Showing posts with label Priority Club. Show all posts
Showing posts with label Priority Club. Show all posts

Saturday, April 27, 2013

Ultimate Rewards' Exceptional Hotel Points Transfer Values

Chase's Ultimate Rewards program is their in house rewards program that lets you redeem points for gift cards, merchandise, travel, cash back, and transfer into Chase partner points programs.  Point transfers are 1:1 to most programs.  Since points can also be cash back at 1 to $0.01, points transfers are like buying points at a penny each.  This is cheaper than airlines sell them and a great value when needing to top off an account for an award, except for Priority Club.  On the flip side of that coin, Hyatt is an outstanding value.
Unrelated United Airlines Picture
Exceptionally Good Value:  Hyatt
Top level hotels, like the Park Hyatt Tokyo, are only 22,000 Hyatt Gold Passport points.  That's $220 of Ultimate Rewards points (tax is included in points reservations) for rooms that are normally over $600.  This is one of the best deals available today.
Unrelated Blue1 717
Exceptionally Bad Value:  Priority Club
A mid-range Holiday Inn is 25,000 priority club points. That's $250 of Ultimate Rewards points for a room that is less than $200.  
Better Off Just Spending Cash

Wednesday, April 24, 2013

I Burned Up My Priority Club Points Rather Quickly

I started this year with 166,000 Priority Club points.  I haven't earned points from a stay in about two years (just a few thousand here and there for opting into emails), but was feeling comfortable with my balance   The last time I used Priority Club points was for my trip to Santiago, Chile and a stay at the pathetic Intercontinental Santiago.  I booked it with a Points Break award, so it only cost 5,000 points a night.  I was planning on using my balance on Points Break hotels or cheap roadside Holiday Inn Expresses.  The math in my head worked out that my balance would buy 33 Points Break nights or 15 or so HIE nights.  Two to four weeks of hotel stays is a comfortable balance.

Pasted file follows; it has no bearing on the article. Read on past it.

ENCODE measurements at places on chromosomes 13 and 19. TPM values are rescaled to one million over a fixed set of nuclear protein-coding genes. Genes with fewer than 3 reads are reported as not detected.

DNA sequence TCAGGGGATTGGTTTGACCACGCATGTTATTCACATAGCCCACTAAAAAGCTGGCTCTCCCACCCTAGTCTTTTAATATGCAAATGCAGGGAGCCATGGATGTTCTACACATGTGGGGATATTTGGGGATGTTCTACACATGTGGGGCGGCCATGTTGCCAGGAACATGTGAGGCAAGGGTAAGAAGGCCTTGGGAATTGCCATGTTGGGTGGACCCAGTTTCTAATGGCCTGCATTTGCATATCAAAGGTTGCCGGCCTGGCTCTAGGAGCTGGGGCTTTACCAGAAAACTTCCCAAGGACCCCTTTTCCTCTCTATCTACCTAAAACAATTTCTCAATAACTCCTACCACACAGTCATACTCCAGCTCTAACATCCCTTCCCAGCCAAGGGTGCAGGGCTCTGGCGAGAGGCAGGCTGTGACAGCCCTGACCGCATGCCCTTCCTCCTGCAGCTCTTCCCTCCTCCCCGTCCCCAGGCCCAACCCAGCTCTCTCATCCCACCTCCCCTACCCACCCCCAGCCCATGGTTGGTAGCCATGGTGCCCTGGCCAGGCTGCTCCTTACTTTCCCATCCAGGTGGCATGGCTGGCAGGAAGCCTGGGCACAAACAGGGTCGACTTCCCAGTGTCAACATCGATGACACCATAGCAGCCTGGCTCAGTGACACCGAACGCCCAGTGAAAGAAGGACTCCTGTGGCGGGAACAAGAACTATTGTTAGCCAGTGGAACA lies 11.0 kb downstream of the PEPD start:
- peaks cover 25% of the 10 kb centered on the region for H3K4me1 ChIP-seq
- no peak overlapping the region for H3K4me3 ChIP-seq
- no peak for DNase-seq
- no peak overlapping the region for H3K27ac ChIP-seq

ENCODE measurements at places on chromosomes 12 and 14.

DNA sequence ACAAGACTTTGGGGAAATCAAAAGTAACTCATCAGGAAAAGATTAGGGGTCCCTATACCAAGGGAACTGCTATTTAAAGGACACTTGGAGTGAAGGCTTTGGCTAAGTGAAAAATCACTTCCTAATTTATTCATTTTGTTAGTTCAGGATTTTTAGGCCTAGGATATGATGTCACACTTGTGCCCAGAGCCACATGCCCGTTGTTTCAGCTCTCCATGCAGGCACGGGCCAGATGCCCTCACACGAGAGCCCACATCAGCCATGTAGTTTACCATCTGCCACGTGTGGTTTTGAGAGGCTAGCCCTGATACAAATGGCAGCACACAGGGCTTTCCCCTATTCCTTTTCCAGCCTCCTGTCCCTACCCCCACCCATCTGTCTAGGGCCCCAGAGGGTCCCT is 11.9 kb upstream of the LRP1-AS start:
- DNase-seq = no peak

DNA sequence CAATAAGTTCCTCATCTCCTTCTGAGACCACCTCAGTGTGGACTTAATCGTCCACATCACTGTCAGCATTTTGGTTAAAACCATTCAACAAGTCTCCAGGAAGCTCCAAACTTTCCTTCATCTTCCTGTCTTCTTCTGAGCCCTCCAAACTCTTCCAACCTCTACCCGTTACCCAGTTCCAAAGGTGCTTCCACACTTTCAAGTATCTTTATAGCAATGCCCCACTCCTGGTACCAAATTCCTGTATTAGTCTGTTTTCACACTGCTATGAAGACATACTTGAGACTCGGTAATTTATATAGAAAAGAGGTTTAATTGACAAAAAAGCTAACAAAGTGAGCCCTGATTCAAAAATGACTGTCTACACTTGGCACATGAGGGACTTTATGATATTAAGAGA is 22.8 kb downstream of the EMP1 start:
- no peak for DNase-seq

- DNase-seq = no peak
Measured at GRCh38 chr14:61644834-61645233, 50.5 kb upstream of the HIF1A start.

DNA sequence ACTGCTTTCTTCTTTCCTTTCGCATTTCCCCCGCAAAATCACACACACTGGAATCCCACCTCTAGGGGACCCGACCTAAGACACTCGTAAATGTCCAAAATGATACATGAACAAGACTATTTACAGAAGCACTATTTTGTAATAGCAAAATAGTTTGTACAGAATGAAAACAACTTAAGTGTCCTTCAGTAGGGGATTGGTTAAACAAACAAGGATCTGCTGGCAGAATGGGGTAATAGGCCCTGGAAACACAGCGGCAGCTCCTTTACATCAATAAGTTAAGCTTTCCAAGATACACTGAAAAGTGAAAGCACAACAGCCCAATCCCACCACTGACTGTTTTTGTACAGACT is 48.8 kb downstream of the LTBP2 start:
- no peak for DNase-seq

SWISS Avro RJ100
It turns out my balance only buys five nights.  I'm taking a trip to Geneva next month for the EBACE aviation trade show and need five nights in the area (the trade show is three days, but a short notice miles booking required a slightly longer stay).  Three nights at the Intercontinental Geneva, one at the airport Holiday Inn, and one at a TBD hotel (all IHG hotels are booked on one night, so I'm waiting for a late cancellation).  After those reservations, I have only 11,000 points left.
Waiting For The Next Adventure
I'm fine with a small balance.  Priority Club points exist for when you travel somewhere without a Hilton, Hyatt, Marriott, Fairmont, or Startwood hotel.  Priority Club also does not require hotels to recognize elite benefits on award stays (contact the hotel in advance to see if they will honor your benefits, the Crowne Plaza Helsinki did), so points stays can make for a disappointing vacation.  I see it as a last resort currency only preferential to spending money and went two years without needing any points. You can also buy points from them at a rate of $60 per 10,000. It might be a while before I need to acquire more points.

Saturday, December 15, 2012

La Quinta Returns Elite Card